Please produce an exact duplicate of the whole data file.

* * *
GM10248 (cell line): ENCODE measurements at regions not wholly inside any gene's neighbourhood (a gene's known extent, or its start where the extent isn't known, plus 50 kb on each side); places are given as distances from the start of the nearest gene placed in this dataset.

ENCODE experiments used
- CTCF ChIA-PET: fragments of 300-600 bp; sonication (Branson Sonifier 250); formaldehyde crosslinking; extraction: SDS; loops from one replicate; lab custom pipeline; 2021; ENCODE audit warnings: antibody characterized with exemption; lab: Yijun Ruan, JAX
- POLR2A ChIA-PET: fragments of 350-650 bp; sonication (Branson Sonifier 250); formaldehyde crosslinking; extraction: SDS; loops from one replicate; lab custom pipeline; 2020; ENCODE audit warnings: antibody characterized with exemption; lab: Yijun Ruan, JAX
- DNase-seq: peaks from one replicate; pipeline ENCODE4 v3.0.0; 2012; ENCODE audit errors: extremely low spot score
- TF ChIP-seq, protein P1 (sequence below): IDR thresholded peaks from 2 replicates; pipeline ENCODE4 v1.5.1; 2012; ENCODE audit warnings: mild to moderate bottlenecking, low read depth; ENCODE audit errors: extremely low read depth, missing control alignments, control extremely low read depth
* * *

GM10248 (cell line): ENCODE measurements at regions not wholly inside any gene's neighbourhood (a gene's known extent, or its start where the extent isn't known, plus 50 kb on each side); places are given as distances from the start of the nearest gene placed in this dataset.

ENCODE experiments used
- CTCF ChIA-PET: fragments of 300-600 bp; sonication (Branson Sonifier 250); formaldehyde crosslinking; extraction: SDS; loops from one replicate; lab custom pipeline; 2021; ENCODE audit warnings: antibody characterized with exemption; lab: Yijun Ruan, JAX
- POLR2A ChIA-PET: fragments of 350-650 bp; sonication (Branson Sonifier 250); formaldehyde crosslinking; extraction: SDS; loops from one replicate; lab custom pipeline; 2020; ENCODE audit warnings: antibody characterized with exemption; lab: Yijun Ruan, JAX
- DNase-seq: peaks from one replicate; pipeline ENCODE4 v3.0.0; 2012; ENCODE audit errors: extremely low spot score
- TF ChIP-seq, protein P1 (sequence below): IDR thresholded peaks from 2 replicates; pipeline ENCODE4 v1.5.1; 2012; ENCODE audit warnings: mild to moderate bottlenecking, low read depth; ENCODE audit errors: extremely low read depth, missing control alignments, control extremely low read depth